CPC #3: Do You Need a Gallbladder?

CPC #3: Do You Need a Gallbladder?

image_printPrint PDF

Readers Summary:

  1. Why is bad living tied to mediocre thinking?
  2. What does a modern human need to know about gallbladders?

You must become aware of the high cost of low living by cheap thinking. In biology, we often get what we deserve when we forget this. Today’s CPC will illustrate that point for you. Wasting your time doing things that do not get you to Optimal is causing you to miss out on the opportunity to improve yourself. Today, and every day from here, become very aware of time. Be wise in the use of time. The question for living an Optimal life is never how much time do I really have, it is in how you use the time you have, and realizing you can reverse the errors you made in that time by starting NOW.

There is a great lesson here for those willing to think. I hope the sharpness of this message strikes you in the correct fashion. When you think average, you get average. Reject mediocre… demand optimal from me, your loved ones, and most importantly, yourself. When you get this lesson, you will understand why there is much harm in wasting your most valuable asset: Time.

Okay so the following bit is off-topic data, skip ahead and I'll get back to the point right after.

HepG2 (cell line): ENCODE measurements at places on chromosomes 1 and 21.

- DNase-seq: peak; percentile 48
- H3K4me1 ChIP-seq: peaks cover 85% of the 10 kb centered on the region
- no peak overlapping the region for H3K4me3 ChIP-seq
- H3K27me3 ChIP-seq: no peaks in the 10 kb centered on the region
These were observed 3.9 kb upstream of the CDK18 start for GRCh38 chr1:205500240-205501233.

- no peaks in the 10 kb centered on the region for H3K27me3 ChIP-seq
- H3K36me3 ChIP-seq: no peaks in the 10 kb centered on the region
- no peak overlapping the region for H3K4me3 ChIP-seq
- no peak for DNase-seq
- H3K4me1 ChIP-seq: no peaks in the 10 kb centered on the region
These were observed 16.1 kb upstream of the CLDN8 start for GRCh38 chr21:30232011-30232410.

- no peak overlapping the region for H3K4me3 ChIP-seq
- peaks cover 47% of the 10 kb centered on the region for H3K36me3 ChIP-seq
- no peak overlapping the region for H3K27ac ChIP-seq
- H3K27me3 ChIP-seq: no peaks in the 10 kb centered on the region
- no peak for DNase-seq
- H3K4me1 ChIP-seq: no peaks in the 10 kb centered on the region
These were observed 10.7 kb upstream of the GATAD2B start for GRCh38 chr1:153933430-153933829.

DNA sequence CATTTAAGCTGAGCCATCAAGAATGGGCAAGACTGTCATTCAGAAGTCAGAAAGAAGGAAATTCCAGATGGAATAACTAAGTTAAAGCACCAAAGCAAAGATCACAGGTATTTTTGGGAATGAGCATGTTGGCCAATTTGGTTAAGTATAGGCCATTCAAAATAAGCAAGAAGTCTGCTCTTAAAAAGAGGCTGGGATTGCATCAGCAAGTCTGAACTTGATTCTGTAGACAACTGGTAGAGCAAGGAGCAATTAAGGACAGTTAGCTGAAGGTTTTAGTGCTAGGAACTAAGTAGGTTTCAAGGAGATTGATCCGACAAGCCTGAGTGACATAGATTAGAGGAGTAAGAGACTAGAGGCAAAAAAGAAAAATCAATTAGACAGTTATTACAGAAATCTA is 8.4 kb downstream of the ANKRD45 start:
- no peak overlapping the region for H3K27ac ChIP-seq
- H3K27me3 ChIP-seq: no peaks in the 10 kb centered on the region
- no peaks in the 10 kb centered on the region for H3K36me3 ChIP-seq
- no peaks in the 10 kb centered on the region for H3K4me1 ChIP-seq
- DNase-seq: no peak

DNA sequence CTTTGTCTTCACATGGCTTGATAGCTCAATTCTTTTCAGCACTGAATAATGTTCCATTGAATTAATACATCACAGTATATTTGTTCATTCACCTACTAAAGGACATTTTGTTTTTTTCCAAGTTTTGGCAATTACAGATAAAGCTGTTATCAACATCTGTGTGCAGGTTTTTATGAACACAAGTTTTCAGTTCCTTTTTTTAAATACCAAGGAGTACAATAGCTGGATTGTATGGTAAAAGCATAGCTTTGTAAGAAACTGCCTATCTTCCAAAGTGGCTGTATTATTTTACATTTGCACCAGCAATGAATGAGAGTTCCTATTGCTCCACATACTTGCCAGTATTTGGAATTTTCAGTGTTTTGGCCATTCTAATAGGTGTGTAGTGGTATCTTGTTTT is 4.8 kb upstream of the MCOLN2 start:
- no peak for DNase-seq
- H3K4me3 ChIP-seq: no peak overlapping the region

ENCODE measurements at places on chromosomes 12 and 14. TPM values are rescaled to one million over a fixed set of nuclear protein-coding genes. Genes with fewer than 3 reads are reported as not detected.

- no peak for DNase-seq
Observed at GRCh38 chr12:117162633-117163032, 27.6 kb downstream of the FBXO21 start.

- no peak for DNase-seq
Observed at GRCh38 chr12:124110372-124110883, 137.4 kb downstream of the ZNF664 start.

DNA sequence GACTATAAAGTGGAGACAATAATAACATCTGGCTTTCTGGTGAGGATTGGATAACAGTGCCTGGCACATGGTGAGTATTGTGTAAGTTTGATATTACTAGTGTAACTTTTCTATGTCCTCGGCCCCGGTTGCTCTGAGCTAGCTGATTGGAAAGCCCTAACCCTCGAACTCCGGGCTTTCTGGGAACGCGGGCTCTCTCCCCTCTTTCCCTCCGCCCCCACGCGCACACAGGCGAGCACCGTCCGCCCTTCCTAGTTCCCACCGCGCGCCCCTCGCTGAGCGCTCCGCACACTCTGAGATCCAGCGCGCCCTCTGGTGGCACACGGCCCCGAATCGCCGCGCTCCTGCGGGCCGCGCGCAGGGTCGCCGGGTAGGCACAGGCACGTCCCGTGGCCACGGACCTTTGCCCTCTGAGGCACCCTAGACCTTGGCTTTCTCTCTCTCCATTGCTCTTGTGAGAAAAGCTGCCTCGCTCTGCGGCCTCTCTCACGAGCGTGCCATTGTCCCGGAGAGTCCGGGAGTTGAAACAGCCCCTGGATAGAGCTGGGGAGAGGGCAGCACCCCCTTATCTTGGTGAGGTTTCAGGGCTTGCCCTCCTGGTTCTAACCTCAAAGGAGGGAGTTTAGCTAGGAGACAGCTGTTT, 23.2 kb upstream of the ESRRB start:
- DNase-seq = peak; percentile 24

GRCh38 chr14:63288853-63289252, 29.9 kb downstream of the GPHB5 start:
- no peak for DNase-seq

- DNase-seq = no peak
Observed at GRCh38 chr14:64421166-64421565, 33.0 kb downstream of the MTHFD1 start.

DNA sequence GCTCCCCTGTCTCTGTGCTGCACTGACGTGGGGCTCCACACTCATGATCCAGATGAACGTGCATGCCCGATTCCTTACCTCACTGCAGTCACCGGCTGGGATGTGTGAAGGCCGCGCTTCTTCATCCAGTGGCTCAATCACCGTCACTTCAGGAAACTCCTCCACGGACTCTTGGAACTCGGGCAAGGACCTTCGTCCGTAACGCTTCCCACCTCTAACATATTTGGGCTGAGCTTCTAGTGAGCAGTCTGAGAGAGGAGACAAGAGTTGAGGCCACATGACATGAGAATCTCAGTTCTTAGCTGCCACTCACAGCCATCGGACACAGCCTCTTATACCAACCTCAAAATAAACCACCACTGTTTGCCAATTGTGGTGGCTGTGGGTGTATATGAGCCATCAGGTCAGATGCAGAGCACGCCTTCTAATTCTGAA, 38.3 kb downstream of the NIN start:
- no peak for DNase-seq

On to the Science and Medicine

Removing a gallbladder is one of the most common surgical operations done in the USA. The reason for this is two fold. If you eat a standard western diet, you are helping cause an ‘epigenetic signal’ to our gut that favors gallstone formation. The second one is that since this diet is so common, it leads to major neolithic disease and symptoms that show up in our ERs and provoke surgeons to do ultrasounds and HIDA scans to find the stones and sludge. Once they see a stone or sludge, you will be loaded onto the medical conveyor belt for having your gallbladder removed faster than you can think about this comment. You will be told how simple the operation is and how slick it is. These are both true, by the way. You will recover quickly and your risks are low from the surgery.